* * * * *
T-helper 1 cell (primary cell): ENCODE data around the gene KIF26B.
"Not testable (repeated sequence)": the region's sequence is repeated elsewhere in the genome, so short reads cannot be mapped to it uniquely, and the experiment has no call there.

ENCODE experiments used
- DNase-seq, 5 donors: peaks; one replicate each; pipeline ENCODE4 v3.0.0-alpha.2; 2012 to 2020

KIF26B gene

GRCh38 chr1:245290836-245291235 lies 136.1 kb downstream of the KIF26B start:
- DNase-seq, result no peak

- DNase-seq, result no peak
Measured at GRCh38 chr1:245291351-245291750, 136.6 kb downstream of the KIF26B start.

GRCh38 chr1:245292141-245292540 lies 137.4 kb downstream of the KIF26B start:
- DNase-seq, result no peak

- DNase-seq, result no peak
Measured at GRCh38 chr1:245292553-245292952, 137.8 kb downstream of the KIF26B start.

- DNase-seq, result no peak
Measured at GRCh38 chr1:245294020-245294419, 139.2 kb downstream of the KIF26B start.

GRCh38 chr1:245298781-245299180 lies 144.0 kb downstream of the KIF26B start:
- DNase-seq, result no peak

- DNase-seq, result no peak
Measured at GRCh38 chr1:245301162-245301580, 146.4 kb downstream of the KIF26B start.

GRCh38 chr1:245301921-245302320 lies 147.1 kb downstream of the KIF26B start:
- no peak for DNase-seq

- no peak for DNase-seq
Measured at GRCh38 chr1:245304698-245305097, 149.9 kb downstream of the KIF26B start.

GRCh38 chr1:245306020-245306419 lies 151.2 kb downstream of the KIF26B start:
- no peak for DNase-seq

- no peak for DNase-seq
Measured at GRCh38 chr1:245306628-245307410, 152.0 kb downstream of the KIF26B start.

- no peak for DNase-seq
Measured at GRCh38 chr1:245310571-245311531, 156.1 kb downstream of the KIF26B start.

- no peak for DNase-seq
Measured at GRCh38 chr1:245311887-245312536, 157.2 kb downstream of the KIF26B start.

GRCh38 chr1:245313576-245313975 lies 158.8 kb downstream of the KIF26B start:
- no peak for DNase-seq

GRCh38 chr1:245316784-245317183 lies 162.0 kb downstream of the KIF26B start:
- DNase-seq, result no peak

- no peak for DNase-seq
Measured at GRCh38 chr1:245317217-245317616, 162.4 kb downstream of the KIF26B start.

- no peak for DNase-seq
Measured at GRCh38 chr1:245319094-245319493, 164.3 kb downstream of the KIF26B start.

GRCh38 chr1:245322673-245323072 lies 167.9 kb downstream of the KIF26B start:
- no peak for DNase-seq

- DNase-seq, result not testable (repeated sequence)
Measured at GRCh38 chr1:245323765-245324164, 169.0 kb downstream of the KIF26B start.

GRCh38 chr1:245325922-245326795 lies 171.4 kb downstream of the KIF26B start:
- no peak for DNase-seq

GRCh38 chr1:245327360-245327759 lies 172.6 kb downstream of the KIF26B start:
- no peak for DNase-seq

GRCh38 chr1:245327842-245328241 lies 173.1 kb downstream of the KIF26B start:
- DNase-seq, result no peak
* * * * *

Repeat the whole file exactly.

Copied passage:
T-helper 1 cell (primary cell): ENCODE data around the gene KIF26B.
"Not testable (repeated sequence)": the region's sequence is repeated elsewhere in the genome, so short reads cannot be mapped to it uniquely, and the experiment has no call there.

ENCODE experiments used
- DNase-seq, 5 donors: peaks; one replicate each; pipeline ENCODE4 v3.0.0-alpha.2; 2012 to 2020

KIF26B gene

GRCh38 chr1:245290836-245291235 lies 136.1 kb downstream of the KIF26B start:
- DNase-seq, result no peak

- DNase-seq, result no peak
Measured at GRCh38 chr1:245291351-245291750, 136.6 kb downstream of the KIF26B start.

GRCh38 chr1:245292141-245292540 lies 137.4 kb downstream of the KIF26B start:
- DNase-seq, result no peak

- DNase-seq, result no peak
Measured at GRCh38 chr1:245292553-245292952, 137.8 kb downstream of the KIF26B start.

- DNase-seq, result no peak
Measured at GRCh38 chr1:245294020-245294419, 139.2 kb downstream of the KIF26B start.

GRCh38 chr1:245298781-245299180 lies 144.0 kb downstream of the KIF26B start:
- DNase-seq, result no peak

- DNase-seq, result no peak
Measured at GRCh38 chr1:245301162-245301580, 146.4 kb downstream of the KIF26B start.

GRCh38 chr1:245301921-245302320 lies 147.1 kb downstream of the KIF26B start:
- no peak for DNase-seq

- no peak for DNase-seq
Measured at GRCh38 chr1:245304698-245305097, 149.9 kb downstream of the KIF26B start.

GRCh38 chr1:245306020-245306419 lies 151.2 kb downstream of the KIF26B start:
- no peak for DNase-seq

- no peak for DNase-seq
Measured at GRCh38 chr1:245306628-245307410, 152.0 kb downstream of the KIF26B start.

- no peak for DNase-seq
Measured at GRCh38 chr1:245310571-245311531, 156.1 kb downstream of the KIF26B start.

- no peak for DNase-seq
Measured at GRCh38 chr1:245311887-245312536, 157.2 kb downstream of the KIF26B start.

GRCh38 chr1:245313576-245313975 lies 158.8 kb downstream of the KIF26B start:
- no peak for DNase-seq

GRCh38 chr1:245316784-245317183 lies 162.0 kb downstream of the KIF26B start:
- DNase-seq, result no peak

- no peak for DNase-seq
Measured at GRCh38 chr1:245317217-245317616, 162.4 kb downstream of the KIF26B start.

- no peak for DNase-seq
Measured at GRCh38 chr1:245319094-245319493, 164.3 kb downstream of the KIF26B start.

GRCh38 chr1:245322673-245323072 lies 167.9 kb downstream of the KIF26B start:
- no peak for DNase-seq

- DNase-seq, result not testable (repeated sequence)
Measured at GRCh38 chr1:245323765-245324164, 169.0 kb downstream of the KIF26B start.

GRCh38 chr1:245325922-245326795 lies 171.4 kb downstream of the KIF26B start:
- no peak for DNase-seq

GRCh38 chr1:245327360-245327759 lies 172.6 kb downstream of the KIF26B start:
- no peak for DNase-seq

GRCh38 chr1:245327842-245328241 lies 173.1 kb downstream of the KIF26B start:
- DNase-seq, result no peak